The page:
Student-generated questions are rarely used, even though they have been shown to lead to deeper levels of text processing” (Dole, 1991, p. 246). Students need to be taught how to generate questions that go beyond the surface of the text. We want our students to think beyond the literal and think at higher levels. One way to promote this in your classroom is to evaluate questions together. Have students write their questions down from the reading on sticky notes. Project a few of the questions and model how the question can be formulated to promote deeper thinking. In this activity, you are using the students’ work and thinking as a teaching tool. The students love to see their own work used in the classroom or part of a lesson.

Higher Order Questioning

**********TOPIC: Unengaged, unmotivated readers**********

Book Clubs

The construct of social reading may help students hold interest in reading even if they are not individually motivated to read. This type of engagement or interest is called situational interest. (Renninger, 2000) Pull students into reading by offering them a social context in which to do so. Book clubs are a popular reading instructional tool.

Book Clubs work for both narrative and expository texts. For expository text, teachers do not always have sets of the same text for students to share. However, this can be fixed by creating tubs of books related to the same topic such as habitats. Have students meet as a “Topic Tub Club” and read different books about arctic habitats while others read about desert habitats. Have students gather information about their topic then later present it to the class.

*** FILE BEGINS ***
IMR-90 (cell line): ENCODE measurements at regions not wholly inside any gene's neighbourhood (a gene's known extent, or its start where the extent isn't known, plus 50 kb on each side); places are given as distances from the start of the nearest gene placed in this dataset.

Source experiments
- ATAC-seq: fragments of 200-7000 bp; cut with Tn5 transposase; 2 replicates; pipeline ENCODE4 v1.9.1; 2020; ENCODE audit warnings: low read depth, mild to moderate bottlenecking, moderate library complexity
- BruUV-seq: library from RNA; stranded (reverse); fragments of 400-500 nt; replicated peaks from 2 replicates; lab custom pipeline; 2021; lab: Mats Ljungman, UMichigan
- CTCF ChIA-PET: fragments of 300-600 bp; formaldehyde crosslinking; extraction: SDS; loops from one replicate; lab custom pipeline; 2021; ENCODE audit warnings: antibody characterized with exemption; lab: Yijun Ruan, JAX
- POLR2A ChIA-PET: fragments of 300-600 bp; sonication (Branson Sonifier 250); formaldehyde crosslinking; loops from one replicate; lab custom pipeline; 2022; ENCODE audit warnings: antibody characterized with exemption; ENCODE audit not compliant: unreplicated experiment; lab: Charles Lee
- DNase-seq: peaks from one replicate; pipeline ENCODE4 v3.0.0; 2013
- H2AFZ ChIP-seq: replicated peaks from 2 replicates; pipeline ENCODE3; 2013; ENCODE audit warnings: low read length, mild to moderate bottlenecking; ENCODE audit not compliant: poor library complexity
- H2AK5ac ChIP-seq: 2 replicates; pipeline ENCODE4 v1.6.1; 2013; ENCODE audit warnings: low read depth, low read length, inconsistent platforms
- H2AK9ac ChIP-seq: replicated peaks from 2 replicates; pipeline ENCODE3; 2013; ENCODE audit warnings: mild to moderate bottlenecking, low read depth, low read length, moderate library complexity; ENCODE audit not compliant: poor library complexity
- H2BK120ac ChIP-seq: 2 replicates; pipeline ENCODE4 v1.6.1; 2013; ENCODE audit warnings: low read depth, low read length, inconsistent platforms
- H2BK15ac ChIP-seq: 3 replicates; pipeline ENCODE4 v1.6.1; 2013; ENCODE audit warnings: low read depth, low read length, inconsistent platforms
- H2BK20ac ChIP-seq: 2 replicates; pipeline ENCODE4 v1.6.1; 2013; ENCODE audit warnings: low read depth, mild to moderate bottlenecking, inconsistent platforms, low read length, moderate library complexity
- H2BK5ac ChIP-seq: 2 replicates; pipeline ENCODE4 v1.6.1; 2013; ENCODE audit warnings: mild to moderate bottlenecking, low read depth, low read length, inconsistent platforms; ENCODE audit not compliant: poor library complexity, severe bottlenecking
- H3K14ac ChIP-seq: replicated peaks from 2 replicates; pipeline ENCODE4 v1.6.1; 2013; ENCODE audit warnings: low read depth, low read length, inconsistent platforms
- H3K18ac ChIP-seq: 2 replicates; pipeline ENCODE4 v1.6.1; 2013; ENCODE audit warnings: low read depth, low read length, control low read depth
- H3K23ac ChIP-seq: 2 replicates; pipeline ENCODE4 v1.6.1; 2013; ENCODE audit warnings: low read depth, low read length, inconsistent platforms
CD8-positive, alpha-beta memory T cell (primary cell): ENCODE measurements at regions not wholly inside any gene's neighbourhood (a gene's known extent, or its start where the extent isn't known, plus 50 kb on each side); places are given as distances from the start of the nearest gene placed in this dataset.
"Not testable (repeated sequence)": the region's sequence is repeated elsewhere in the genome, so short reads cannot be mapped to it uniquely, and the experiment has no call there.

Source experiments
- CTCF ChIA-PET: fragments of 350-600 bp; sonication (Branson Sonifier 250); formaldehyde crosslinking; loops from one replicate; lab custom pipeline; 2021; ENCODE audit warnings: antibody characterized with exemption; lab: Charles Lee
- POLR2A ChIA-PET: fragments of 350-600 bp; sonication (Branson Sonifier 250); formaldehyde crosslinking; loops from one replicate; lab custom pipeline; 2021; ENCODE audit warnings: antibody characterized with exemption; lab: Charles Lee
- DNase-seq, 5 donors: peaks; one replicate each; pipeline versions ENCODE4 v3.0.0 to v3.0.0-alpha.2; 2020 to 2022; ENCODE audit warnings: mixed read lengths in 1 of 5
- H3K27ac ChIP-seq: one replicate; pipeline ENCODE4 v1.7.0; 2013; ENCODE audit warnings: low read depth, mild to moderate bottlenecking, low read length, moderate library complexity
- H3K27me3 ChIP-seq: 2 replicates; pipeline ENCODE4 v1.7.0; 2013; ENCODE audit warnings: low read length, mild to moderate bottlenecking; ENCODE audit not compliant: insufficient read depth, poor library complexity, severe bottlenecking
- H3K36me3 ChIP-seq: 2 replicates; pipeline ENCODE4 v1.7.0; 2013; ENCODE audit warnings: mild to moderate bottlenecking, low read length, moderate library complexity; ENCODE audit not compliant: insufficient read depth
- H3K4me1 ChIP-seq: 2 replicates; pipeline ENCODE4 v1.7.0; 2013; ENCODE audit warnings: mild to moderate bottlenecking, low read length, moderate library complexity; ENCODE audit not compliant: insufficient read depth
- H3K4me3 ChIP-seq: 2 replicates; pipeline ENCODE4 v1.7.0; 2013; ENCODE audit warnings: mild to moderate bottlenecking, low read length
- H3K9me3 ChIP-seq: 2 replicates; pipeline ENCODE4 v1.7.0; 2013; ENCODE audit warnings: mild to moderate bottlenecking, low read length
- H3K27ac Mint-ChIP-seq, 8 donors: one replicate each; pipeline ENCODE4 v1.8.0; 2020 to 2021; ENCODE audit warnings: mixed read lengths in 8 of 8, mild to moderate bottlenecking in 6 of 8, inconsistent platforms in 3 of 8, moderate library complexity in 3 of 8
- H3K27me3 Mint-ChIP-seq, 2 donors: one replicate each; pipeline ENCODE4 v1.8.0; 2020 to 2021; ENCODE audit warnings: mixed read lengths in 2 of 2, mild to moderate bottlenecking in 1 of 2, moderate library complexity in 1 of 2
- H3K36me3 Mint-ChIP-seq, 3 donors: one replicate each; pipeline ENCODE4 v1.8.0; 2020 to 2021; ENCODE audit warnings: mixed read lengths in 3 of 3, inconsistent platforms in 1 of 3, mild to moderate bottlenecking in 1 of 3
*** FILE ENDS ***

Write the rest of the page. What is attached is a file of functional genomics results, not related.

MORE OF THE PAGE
“If students do not engage with the text content, the likelihood of them learning is severely restricted.” (Ainley, 2005) The social aspect of book clubs helps to maintain focus and engagement. Provide students with strong, established guidelines and procedures you have practiced many times. Because of their engagement with books they have chosen, they will soon operate independently and responsibly.

TIPS for Book Club Operations...

1. Offer students CHOICE in the book titles they read

2. Offer students a variety of book mini project choices for providing the class with weekly updates

3. Make your group behavior and participation expectations clear

4. Have students create a end of book project from a list of choices

Classroom Book Clubs: Literature Circles Made Easy

Literacy project resource

Give Students a Choice of Literacy Projects

Giving students choice almost guarantees they will be interested in the topic! Half your battle is won when students are engaged. "Interest is an essential facet of motivation. For students to be motivated to engage in learning tasks, they must be interested in the topic or task." (Hidi & Boscolo, 2006)